They say that crime doesn’t pay, but for a few people it has – even if only briefly – and these gambling scams are proof of it!
Gambling is among the oldest and most popular pastimes that’s been a part of civilisation for thousands of years. Humans have always been fascinated by the concept of probability, and the idea of possibly winning money or other valuables through chance is extremely appealing to most people around the world. Gambling has become a commonality in both developed and developing countries throughout the globe, and most governments have put a lot of effort into creating laws and guidelines to keep gambling in check.
When Willie Sutton, an American bank robber was captured in 1952 after a criminal career which spanned 40 years, he was asked why he had chosen the profession he had. His response was as stunning as it was simple. He answered that that is where the money is!
The United States of America is a country that prides itself on its pursuit of dignity and freedom for all. These strange gambling laws tell a different story when it comes to liberty, however!
There is no question that casinos have incredible security. In fact, they have some of the most notoriously high security out of any venue in the world. But this doesn’t stop some criminals from taking a shot at a robbery. The vast majority of these attempts fail, and end with the criminals in jail, or worse. But sometimes, out of incredible effort, dumb luck, or a combination of the two, the robberies are successful.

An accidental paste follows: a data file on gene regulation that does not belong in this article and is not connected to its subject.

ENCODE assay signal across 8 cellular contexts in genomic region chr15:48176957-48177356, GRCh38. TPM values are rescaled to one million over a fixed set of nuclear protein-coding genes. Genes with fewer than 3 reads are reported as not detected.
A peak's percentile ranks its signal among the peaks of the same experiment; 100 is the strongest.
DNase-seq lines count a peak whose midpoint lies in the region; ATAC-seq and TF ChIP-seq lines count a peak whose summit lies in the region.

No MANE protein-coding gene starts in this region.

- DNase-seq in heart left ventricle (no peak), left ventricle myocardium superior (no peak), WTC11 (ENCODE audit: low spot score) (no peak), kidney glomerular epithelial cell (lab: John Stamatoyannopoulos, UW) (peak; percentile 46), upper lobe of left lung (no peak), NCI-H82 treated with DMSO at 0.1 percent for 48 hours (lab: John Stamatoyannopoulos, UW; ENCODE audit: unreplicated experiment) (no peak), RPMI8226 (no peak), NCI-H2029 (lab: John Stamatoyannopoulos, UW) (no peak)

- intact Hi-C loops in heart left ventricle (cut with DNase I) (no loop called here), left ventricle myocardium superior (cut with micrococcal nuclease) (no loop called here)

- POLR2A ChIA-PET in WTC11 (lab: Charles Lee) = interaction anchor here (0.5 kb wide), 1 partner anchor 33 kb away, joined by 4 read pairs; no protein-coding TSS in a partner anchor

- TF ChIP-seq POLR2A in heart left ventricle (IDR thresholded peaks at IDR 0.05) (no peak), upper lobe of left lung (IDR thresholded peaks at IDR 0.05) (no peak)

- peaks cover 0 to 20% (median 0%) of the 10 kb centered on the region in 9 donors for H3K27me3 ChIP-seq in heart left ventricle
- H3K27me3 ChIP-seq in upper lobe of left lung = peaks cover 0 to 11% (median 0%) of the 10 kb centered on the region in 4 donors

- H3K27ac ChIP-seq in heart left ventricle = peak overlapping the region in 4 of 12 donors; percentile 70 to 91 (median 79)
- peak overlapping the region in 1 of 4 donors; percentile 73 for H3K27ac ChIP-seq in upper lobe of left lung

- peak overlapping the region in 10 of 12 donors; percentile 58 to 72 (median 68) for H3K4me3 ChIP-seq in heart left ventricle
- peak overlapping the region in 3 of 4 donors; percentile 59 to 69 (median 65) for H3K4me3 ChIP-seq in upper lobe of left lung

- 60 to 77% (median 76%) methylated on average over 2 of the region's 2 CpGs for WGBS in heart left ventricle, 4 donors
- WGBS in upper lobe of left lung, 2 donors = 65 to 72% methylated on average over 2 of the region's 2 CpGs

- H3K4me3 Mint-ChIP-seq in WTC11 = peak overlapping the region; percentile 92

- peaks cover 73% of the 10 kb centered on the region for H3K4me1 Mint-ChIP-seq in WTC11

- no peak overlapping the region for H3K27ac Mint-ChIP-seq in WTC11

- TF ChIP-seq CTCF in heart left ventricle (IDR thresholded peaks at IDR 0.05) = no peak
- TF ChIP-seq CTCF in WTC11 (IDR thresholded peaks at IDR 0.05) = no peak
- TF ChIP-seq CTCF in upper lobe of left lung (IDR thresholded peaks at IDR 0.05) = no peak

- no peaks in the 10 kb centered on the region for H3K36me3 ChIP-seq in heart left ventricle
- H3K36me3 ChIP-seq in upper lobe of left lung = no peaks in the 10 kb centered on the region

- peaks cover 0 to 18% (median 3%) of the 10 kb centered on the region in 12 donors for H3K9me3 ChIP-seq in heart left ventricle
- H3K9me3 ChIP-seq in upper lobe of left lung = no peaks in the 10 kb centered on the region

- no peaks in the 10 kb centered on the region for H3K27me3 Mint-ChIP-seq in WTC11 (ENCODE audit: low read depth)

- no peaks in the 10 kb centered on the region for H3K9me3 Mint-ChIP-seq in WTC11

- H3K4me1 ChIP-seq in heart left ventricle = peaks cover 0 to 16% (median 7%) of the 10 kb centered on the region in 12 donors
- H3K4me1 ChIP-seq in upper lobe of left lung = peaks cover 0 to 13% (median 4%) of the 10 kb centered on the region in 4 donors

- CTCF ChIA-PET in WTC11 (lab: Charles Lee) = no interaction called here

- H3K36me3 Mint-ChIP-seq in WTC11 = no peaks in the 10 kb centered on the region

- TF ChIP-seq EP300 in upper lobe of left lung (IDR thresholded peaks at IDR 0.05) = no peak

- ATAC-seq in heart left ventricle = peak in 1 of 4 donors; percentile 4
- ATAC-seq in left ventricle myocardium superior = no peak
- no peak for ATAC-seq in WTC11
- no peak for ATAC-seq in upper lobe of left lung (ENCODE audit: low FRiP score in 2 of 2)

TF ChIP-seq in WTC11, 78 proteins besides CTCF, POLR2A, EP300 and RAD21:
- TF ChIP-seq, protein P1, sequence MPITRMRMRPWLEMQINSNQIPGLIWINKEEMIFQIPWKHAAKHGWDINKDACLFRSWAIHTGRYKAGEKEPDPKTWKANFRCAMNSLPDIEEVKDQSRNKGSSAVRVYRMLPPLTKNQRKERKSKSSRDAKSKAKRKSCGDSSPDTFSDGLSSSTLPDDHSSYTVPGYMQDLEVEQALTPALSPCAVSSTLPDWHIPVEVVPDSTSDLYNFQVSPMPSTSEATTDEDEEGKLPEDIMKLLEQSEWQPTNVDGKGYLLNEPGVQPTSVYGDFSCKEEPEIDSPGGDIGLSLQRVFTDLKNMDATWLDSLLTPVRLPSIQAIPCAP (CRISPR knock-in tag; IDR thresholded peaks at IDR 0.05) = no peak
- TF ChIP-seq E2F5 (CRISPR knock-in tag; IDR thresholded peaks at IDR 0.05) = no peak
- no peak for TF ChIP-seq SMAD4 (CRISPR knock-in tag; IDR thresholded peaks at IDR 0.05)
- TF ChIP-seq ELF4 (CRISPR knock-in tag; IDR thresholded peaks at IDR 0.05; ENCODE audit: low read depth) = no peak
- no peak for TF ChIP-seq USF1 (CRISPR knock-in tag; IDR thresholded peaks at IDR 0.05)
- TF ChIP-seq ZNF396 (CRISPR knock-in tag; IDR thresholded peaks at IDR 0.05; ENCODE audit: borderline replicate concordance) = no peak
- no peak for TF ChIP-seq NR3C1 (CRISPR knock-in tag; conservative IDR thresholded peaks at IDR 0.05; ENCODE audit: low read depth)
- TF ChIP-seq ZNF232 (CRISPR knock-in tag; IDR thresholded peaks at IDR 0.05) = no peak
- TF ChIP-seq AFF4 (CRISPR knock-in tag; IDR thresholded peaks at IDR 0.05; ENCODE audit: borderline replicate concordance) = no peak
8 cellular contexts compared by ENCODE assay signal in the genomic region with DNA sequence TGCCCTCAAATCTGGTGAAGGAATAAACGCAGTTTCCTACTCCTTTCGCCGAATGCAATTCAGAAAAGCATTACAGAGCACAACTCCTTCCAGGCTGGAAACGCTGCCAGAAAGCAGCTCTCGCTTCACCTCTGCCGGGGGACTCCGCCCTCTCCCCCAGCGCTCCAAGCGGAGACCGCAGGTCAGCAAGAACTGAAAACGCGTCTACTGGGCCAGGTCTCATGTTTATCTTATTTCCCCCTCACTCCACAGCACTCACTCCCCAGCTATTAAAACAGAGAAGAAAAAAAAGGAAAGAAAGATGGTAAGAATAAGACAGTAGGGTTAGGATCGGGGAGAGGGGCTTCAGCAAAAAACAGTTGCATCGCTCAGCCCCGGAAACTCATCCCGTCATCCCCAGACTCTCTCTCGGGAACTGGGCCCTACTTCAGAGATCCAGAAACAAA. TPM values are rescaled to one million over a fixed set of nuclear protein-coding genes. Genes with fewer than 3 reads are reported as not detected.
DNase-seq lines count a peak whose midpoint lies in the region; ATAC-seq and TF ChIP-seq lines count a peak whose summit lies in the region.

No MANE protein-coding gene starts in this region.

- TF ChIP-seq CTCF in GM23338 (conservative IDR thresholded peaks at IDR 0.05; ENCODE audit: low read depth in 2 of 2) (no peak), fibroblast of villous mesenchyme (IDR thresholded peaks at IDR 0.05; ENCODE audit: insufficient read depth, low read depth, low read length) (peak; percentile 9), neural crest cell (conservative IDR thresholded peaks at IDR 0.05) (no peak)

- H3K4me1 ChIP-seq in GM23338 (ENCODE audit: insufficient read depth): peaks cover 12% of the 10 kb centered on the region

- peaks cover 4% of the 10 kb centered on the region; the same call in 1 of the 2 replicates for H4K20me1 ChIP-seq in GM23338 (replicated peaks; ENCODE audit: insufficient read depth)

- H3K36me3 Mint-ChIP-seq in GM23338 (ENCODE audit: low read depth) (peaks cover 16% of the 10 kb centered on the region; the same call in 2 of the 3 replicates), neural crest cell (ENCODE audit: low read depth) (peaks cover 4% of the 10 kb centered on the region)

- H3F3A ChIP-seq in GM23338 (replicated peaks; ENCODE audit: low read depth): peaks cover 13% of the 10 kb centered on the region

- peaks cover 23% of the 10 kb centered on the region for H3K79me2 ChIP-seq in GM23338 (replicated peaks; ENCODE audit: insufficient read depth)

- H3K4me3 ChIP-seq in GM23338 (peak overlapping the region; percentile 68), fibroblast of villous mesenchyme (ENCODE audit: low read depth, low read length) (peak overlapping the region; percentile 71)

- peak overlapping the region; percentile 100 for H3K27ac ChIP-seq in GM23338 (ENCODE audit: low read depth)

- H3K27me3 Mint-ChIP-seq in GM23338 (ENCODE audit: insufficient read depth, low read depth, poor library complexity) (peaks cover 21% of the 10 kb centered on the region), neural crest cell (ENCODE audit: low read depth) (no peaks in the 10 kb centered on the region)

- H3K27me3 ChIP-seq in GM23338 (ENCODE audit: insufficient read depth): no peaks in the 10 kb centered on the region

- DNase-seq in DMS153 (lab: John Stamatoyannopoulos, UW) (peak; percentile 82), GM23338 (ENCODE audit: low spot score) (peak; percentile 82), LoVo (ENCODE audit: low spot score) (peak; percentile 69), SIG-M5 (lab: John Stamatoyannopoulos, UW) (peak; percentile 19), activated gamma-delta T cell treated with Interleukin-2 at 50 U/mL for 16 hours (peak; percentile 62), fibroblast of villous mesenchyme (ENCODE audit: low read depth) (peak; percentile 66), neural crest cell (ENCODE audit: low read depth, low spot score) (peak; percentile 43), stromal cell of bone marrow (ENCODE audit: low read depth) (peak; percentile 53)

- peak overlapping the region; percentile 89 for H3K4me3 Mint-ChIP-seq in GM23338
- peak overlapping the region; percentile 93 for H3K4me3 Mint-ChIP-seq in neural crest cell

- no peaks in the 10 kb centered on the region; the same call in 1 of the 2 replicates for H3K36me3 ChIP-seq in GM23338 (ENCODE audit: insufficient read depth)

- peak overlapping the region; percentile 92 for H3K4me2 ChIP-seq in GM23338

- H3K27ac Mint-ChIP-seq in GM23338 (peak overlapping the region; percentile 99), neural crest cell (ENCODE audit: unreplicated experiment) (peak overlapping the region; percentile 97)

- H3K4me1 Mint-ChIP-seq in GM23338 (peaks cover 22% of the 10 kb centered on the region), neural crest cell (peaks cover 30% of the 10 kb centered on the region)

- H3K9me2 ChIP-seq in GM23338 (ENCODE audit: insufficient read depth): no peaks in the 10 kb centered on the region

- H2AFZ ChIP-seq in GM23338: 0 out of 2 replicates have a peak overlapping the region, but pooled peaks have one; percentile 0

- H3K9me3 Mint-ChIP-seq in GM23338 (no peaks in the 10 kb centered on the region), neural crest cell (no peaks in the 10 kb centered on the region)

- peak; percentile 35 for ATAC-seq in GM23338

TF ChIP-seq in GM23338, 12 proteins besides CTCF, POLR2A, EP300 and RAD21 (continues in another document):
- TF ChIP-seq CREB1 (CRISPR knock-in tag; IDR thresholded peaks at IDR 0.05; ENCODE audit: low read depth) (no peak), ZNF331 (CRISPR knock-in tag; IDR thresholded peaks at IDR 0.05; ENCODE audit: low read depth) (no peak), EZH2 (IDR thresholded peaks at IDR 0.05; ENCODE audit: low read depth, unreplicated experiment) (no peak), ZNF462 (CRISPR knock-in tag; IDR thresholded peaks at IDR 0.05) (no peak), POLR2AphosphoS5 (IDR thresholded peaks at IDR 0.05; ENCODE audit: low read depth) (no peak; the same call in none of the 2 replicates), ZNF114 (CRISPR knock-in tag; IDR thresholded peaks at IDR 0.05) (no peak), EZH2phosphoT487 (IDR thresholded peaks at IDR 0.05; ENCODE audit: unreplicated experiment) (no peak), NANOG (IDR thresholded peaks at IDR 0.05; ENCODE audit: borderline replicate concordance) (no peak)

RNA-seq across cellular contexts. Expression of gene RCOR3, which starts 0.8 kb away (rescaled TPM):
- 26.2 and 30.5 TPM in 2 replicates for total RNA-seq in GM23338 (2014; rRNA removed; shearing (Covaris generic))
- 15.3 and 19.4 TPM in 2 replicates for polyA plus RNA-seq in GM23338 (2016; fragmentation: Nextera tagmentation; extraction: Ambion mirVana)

A Catholic priest from Ontario, Canada has been jailed for two years for defrauding nearly CA$1 million (US$760,000) from desperate refugees to fund a self-destructive gambling habit, according to recent news reports.
The chance of walking into a casino as Joe or Jane Average and walkout Mr or Ms Millionaire is what keeps us going back. It’s a crazy world, filled with the possibility that you will suddenly getting your hands on vast amounts of money.
In Canada, Mitchell Sumka, a former financial advisor was recently sentenced to 27 months in prison for stealing money from his customer’s accounts to pay off gambling debts. The accused stole money from customer accounts held at TD Bank in the province of Manitoba, and went about doing so in some rather creative ways.
A former Victoria gaming minister is among those calling for investigations into Crown Melbourne. Tony Robinson made the call after the casino was accused of links with Chinse organised crime.
The Swedish gambling market recently underwent some serious changes after many years of preparation and deliberation. The new laws were passed as a way to strengthen the gambling monopolies within the country, making it more difficult for both domestic and foreign entities from obtaining a licence within its regulated market.